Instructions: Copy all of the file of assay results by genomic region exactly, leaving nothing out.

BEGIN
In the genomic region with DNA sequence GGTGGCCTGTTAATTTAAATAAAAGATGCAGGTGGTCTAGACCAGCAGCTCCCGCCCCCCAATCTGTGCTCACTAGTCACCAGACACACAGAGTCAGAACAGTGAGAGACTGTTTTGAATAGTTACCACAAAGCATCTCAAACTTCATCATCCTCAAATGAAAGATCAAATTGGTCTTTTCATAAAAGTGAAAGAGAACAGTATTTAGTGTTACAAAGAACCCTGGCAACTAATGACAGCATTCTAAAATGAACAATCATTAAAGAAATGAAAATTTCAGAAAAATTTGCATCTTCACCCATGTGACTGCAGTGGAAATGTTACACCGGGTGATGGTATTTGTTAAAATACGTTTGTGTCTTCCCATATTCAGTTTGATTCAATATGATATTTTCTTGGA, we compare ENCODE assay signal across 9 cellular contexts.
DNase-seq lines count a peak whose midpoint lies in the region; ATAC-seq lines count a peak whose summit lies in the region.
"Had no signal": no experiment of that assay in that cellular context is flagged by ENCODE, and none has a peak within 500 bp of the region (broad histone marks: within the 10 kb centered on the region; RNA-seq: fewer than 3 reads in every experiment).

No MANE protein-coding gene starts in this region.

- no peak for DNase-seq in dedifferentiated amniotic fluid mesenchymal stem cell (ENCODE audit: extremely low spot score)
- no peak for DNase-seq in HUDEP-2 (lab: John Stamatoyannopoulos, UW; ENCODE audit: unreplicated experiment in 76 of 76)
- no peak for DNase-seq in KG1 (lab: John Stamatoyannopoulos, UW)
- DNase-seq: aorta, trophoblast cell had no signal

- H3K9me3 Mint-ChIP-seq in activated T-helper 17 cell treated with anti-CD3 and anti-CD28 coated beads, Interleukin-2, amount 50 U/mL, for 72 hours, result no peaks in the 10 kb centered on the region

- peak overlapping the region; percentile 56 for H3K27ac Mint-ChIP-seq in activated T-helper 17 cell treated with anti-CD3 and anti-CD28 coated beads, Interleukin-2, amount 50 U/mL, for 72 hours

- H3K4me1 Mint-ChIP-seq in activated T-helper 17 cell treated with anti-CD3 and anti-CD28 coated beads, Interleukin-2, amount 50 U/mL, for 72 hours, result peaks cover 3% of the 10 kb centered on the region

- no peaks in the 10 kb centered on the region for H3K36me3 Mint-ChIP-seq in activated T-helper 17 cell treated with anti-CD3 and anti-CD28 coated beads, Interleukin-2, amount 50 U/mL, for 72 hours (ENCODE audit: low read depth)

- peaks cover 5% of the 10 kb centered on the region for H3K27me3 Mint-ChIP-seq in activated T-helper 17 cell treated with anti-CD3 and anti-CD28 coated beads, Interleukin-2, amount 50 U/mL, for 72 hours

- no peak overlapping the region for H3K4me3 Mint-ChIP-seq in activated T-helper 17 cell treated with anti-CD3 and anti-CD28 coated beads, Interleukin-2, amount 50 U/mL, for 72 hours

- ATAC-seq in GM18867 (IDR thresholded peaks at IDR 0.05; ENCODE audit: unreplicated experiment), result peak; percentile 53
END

In the genomic region with DNA sequence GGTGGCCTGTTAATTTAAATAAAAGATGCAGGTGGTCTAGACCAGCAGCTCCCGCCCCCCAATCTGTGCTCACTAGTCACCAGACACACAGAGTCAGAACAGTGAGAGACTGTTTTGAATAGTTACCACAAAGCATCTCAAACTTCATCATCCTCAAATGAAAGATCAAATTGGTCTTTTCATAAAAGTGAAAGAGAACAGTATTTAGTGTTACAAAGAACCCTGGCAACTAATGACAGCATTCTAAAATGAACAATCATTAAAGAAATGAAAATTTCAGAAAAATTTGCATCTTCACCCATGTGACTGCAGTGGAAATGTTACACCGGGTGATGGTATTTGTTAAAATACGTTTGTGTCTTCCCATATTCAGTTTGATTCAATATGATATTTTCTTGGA, we compare ENCODE assay signal across 9 cellular contexts.
DNase-seq lines count a peak whose midpoint lies in the region; ATAC-seq lines count a peak whose summit lies in the region.
"Had no signal": no experiment of that assay in that cellular context is flagged by ENCODE, and none has a peak within 500 bp of the region (broad histone marks: within the 10 kb centered on the region; RNA-seq: fewer than 3 reads in every experiment).

No MANE protein-coding gene starts in this region.

- no peak for DNase-seq in dedifferentiated amniotic fluid mesenchymal stem cell (ENCODE audit: extremely low spot score)
- no peak for DNase-seq in HUDEP-2 (lab: John Stamatoyannopoulos, UW; ENCODE audit: unreplicated experiment in 76 of 76)
- no peak for DNase-seq in KG1 (lab: John Stamatoyannopoulos, UW)
- DNase-seq: aorta, trophoblast cell had no signal

- H3K9me3 Mint-ChIP-seq in activated T-helper 17 cell treated with anti-CD3 and anti-CD28 coated beads, Interleukin-2, amount 50 U/mL, for 72 hours, result no peaks in the 10 kb centered on the region

- peak overlapping the region; percentile 56 for H3K27ac Mint-ChIP-seq in activated T-helper 17 cell treated with anti-CD3 and anti-CD28 coated beads, Interleukin-2, amount 50 U/mL, for 72 hours

- H3K4me1 Mint-ChIP-seq in activated T-helper 17 cell treated with anti-CD3 and anti-CD28 coated beads, Interleukin-2, amount 50 U/mL, for 72 hours, result peaks cover 3% of the 10 kb centered on the region

- no peaks in the 10 kb centered on the region for H3K36me3 Mint-ChIP-seq in activated T-helper 17 cell treated with anti-CD3 and anti-CD28 coated beads, Interleukin-2, amount 50 U/mL, for 72 hours (ENCODE audit: low read depth)

- peaks cover 5% of the 10 kb centered on the region for H3K27me3 Mint-ChIP-seq in activated T-helper 17 cell treated with anti-CD3 and anti-CD28 coated beads, Interleukin-2, amount 50 U/mL, for 72 hours

- no peak overlapping the region for H3K4me3 Mint-ChIP-seq in activated T-helper 17 cell treated with anti-CD3 and anti-CD28 coated beads, Interleukin-2, amount 50 U/mL, for 72 hours

- ATAC-seq in GM18867 (IDR thresholded peaks at IDR 0.05; ENCODE audit: unreplicated experiment), result peak; percentile 53